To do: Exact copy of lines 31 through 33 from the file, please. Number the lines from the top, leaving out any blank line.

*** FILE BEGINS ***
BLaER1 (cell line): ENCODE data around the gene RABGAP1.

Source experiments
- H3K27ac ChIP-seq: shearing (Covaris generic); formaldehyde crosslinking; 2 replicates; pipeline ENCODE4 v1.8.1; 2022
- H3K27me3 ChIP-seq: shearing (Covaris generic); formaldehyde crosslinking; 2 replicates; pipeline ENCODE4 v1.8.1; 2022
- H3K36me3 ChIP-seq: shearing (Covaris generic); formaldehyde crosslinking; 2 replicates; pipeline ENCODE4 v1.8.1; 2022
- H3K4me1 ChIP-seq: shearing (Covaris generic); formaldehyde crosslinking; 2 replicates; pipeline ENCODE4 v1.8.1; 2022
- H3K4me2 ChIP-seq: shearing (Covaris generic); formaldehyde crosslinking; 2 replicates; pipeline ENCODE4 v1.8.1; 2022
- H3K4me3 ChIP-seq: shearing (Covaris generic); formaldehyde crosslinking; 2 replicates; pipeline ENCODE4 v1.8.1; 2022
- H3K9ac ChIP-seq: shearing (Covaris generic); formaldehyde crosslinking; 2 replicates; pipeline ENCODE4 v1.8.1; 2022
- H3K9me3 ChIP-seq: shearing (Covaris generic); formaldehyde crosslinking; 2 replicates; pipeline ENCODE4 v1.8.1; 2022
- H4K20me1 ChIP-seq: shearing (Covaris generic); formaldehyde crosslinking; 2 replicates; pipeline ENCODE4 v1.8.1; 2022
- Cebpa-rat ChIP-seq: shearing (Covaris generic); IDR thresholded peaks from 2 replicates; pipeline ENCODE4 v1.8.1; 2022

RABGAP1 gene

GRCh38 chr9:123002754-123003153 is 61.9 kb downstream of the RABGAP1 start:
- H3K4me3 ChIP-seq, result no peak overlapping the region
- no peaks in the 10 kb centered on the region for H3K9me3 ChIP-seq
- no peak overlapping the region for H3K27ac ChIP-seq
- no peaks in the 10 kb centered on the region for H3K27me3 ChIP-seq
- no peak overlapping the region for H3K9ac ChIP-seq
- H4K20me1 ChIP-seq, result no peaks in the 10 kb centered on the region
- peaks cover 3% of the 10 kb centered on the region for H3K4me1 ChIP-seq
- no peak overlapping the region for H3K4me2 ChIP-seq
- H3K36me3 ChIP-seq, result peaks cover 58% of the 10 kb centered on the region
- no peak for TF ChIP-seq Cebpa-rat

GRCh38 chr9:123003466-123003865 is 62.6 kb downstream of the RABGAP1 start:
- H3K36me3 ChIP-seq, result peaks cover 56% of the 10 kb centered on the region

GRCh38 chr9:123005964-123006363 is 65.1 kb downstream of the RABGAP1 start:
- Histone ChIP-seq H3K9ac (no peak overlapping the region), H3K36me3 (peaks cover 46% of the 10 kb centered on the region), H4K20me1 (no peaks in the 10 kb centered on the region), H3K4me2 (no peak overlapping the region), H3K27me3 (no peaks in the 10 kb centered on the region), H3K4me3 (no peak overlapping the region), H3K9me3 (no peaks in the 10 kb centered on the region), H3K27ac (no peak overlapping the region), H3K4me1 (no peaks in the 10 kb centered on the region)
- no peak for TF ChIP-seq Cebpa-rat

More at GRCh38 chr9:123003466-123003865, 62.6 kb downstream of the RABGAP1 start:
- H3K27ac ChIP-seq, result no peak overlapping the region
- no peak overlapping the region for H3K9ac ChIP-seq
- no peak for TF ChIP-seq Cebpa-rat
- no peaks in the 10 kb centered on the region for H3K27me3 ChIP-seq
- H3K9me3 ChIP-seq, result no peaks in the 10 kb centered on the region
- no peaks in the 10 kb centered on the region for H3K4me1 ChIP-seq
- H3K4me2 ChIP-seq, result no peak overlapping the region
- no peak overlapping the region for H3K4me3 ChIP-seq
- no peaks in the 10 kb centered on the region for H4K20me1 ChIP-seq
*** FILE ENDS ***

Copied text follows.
- H3K27ac ChIP-seq, result no peak overlapping the region
- no peak overlapping the region for H3K9ac ChIP-seq
- no peak for TF ChIP-seq Cebpa-rat